From that point on, our team filed every pleading we ever heard of, and at least onean "original habeas corpus petition in the U.S. Supreme Courtԗthat I had never filed before. Despite the evidence of retardation, despite the proof that Earl never had the representation we claim to guarantee to all facing a death sentence, and despite the lack of safeguards against the premature injection of a paralytic drug that would suffocate Earl to death, no Court would re-open the case. We received word just before 5 p.m. on May 21 that the last appeal was denied by the U.S. Supreme Court.
Then, the Gurney
And so Van Williams and I rode in the procession to the death house the afternoon of May 21. We had spent an hour with Earl and his family, watching Earl gamely try to keep his mother and grandmother from sobbing, hearing the chaplain talk about the genuine faith that Earl has nourished in his last years, and watching the camaraderie between the Berry family and the MDOC guards who had been assigned to them in this last week.
After the execution, it angered me to read Commissioner Chris Epps speak as if Earl's family didn't want to be there for him. The fact is that Earl asked his cousin Greg to keep his mother and grandmother from the witness room by all going home together, if necessary.
The vans lined up behind Unit 17, and MDOC went efficiently about the preparations for witnessing. Epps later claimed that more than 40 members of the Bounds family had asked to view the retribution for their matriarch's murder; we did not see nearly that many.
We were ushered into a small cinder-block room with a group of reporters. Through the glass we could see Earl strapped to the gurney, his arms outstretched and tied to beams extending perpendicularly to his body. It looked like a horizontal crucifixion.
Two sets of IV lines, one in each arm, wound back through holes in the cinder block to the secluded room where two paramedics would push the three drug cocktail into Earl's veins. The whole effect was like a seventh-grade science fair version of an execution. I wondered what the Supreme Court in D.C. would say if they saw it.
The execution chamber itself was full. At Earl's head stood Darryl Neely, former Jackson City Council member, now a member of the governor's staff. Next to him stood the infamous Dr. Stephen Hayne, whose testimony sent Kennedy Brewer to death row for 15 years for a crime he didn't commit. Epps stood at Earl's feet, next to the chaplain. Lawrence Kelly, the Parchman superintendent, stood across from Neely.
Earl's eyes were open, and as he told me he would, he declined to make a final statement. He continued to breathe and shudder for several minutes. Nobody will ever know whether he was unconscious when the second drug was given; Earl was paralyzed, unable to move or speak, even if he was suffocating, the chemicals burning him internally.
There has been considerable skepticism expressed toward our concerns about lethal injection. Almost all of the Supreme Court (with the exception of Justices Scalia and Thomas), and even the state experts in the Kentucky case, agreed that without sufficient anesthesia, the second and third drugs given in the "cocktail" are a quiet but excruciating form of torture.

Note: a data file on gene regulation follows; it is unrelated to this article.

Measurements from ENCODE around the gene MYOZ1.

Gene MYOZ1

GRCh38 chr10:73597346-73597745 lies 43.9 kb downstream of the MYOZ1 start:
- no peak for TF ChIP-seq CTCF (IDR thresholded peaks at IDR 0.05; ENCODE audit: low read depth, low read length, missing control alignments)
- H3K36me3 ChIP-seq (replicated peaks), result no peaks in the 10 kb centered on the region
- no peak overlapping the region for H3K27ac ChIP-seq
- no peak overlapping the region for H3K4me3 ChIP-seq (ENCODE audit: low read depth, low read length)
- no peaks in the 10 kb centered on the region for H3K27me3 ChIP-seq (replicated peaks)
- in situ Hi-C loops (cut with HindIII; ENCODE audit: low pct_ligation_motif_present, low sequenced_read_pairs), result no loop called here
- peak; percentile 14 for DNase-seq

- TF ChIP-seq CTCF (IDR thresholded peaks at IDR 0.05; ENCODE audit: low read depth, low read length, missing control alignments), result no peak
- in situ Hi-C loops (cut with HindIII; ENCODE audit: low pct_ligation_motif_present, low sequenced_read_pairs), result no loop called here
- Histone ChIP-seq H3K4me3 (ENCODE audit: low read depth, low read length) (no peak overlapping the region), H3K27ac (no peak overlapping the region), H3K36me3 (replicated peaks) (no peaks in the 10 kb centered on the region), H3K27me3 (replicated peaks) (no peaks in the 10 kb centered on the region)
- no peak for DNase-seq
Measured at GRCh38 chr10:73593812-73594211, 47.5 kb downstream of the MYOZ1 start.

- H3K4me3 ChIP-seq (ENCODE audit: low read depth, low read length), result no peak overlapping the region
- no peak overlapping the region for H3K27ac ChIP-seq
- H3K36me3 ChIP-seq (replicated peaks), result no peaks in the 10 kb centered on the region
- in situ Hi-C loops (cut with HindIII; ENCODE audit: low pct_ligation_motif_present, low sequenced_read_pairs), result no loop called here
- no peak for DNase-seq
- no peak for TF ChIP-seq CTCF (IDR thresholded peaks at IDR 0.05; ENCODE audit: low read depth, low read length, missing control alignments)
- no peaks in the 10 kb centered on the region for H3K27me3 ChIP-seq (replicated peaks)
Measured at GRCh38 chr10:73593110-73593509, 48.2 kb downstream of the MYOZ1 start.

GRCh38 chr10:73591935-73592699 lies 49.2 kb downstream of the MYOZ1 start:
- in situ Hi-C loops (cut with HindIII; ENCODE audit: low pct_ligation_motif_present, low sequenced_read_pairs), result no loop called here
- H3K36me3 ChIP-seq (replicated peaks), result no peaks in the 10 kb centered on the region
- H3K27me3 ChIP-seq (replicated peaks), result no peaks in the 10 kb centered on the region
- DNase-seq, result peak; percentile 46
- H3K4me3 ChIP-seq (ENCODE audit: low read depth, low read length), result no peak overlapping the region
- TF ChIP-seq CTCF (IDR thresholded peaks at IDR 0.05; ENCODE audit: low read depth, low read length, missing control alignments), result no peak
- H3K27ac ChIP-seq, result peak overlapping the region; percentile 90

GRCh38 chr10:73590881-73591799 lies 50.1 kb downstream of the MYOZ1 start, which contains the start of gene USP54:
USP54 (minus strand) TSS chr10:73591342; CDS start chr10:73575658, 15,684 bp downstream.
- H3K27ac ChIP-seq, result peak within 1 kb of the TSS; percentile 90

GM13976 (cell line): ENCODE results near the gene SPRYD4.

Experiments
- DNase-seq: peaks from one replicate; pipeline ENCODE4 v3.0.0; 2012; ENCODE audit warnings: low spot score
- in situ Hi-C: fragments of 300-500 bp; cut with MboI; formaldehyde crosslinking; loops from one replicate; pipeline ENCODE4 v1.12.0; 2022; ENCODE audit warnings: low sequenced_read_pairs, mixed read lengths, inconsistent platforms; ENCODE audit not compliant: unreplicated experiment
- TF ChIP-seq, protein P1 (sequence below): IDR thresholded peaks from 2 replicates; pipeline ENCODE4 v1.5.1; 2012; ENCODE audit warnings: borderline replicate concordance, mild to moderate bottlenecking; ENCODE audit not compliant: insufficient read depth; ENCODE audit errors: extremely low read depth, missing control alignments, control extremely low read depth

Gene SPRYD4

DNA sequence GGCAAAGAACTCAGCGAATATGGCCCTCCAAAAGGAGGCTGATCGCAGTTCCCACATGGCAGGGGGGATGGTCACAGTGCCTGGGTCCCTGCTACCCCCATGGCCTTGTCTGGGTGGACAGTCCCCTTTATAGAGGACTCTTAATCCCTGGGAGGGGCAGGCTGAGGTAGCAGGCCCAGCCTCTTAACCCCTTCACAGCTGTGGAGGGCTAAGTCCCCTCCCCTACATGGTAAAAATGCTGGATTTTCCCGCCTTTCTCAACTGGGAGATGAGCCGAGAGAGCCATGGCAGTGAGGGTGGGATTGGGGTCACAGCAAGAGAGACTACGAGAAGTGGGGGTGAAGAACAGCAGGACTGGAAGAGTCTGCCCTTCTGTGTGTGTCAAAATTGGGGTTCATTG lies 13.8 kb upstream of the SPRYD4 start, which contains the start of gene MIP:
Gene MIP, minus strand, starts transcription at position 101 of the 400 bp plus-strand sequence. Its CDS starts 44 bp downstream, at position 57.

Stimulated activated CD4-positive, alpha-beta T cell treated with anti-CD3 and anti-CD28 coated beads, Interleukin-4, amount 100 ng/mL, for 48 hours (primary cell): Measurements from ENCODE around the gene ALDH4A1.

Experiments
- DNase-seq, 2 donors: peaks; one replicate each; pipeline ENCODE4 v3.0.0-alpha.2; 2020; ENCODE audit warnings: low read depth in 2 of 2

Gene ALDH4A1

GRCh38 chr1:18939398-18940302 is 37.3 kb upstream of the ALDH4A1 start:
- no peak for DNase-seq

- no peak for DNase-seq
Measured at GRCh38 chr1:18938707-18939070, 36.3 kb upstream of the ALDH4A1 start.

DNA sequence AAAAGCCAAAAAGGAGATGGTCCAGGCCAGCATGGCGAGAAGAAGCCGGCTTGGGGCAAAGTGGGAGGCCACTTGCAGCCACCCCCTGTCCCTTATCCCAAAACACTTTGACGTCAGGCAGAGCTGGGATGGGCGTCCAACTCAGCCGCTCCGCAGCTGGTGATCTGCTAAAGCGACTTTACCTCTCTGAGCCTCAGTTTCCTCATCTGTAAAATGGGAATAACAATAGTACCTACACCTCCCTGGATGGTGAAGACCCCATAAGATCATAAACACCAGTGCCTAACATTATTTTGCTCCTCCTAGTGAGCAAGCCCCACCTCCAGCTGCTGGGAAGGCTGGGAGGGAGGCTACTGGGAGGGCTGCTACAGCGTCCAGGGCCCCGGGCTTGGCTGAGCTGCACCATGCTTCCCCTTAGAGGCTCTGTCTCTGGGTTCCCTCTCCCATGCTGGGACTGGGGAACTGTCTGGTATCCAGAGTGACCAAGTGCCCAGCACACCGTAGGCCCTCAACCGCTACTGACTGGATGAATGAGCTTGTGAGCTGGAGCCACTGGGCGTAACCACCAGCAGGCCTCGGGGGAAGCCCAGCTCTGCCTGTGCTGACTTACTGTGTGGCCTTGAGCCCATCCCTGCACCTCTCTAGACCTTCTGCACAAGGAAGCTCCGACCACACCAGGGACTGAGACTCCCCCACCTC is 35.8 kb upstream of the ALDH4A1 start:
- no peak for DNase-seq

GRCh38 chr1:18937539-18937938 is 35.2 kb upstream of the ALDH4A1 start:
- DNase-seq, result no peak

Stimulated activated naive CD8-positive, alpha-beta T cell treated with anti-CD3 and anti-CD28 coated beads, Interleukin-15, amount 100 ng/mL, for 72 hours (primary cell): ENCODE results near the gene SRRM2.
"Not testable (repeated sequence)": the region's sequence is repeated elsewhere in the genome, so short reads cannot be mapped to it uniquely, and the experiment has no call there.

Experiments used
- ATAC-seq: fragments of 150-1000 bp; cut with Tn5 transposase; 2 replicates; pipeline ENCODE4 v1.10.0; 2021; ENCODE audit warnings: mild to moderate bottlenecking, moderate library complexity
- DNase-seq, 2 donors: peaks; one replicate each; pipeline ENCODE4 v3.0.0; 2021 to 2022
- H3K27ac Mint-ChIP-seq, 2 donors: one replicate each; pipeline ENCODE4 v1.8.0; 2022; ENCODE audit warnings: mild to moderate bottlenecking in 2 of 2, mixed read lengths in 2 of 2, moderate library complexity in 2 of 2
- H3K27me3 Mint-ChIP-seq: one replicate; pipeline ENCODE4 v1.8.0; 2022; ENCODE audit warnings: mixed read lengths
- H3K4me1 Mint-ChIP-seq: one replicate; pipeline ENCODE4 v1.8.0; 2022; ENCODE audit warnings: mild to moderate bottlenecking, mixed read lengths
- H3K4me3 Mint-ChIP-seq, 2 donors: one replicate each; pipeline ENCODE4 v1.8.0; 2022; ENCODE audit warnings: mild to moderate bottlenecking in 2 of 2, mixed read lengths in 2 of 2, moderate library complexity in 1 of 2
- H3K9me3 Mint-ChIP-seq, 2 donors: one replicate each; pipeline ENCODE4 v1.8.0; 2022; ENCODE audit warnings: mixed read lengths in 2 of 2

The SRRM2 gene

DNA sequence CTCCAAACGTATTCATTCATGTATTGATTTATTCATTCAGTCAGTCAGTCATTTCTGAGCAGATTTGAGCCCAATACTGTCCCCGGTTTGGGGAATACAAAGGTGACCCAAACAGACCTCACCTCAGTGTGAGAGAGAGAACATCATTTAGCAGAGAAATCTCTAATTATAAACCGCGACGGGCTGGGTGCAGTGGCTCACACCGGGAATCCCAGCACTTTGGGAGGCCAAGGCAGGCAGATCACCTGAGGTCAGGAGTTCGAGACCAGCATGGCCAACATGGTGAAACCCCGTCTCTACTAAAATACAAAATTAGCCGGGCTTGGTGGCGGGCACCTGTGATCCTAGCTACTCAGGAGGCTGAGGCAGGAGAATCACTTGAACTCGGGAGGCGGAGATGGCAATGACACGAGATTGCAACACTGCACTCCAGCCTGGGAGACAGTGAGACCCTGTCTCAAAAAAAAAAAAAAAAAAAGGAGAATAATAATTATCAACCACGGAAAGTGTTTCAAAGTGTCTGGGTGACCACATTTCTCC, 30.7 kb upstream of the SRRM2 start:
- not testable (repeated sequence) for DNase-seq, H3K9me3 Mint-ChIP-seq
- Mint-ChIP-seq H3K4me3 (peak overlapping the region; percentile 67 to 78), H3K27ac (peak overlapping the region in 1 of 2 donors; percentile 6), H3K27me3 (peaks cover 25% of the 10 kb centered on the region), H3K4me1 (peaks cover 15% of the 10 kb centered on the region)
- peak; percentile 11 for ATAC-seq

Hayne declared Earl Berry dead at 6:15 p.m. on May 21, 2008. Darryl Neely, who had twice consulted his Blackberry during the execution, patted Hayne on the back and shook his hands. The efficient MDOC guards ushered us back to the vans, and we were soon on our way home in the warm Delta evening.
I did not attend the post-execution press conference, but many people commented to me the next day about the gleeful faces in the front page picture of The Clarion-Ledger. I'm not sure it isn't fitting, after all. If retribution is the goalif revenge is what Mississippians want from the death penaltywhy not celebrate it?
But pardon me for noticing that the Mississippi that boasts of having "a church on every corner" seems deaf to the words, "Let he who is without sin cast the first stone."
Jim Craig is a partner in the law firm of Phelps Dunbar, LLP, and is co-counsel in Walker v. Epps, the lawsuit challenging the Mississippi lethal injection procedure. He is also co-counsel for Dale Bishop, scheduled to be executed on July 23. He is a member of Mississippians Educating for Smart Justice (MESJ) and Fondren Presbyterian Church (PCUSA).
Tracks of Their Tears
'Dereliction of Duty'
• Wrongfully convicted Mississippians released from death row since 1976: 3 (Larry Fisher (1985), Sabrina Butler (1995), Kennedy Brewer (2008))
• Mississippi death row inmates executed in that same time: 9
• Mississippians executed since 1954 (when the state stopped using the electric chair): 40
• Number of those executed since 1954 who were white: 13
• Inmates currently serving death sentences in Mississippi: 63 (3 women, 30 white, 32 black, 1 Asian)
• Next scheduled execution: July 23, 2008 (Dale Leo Bishop)
• Anticipated executions for the remainder of 2008: 3 (including Bishop)
• Cost of executing a death row inmate, according to Corrections Commissioner Chris Epps: $14,000
• Median cost of a death penalty case, from trial to execution, according to a Kansas legislative audit: $1.26 million
• Median cost of a non death-penalty case, through end of incarceration, according to the Kansas study: $146,000
• States without a law granting prisoners access to DNA evidence that might exonerate them: 7 (including Mississippi)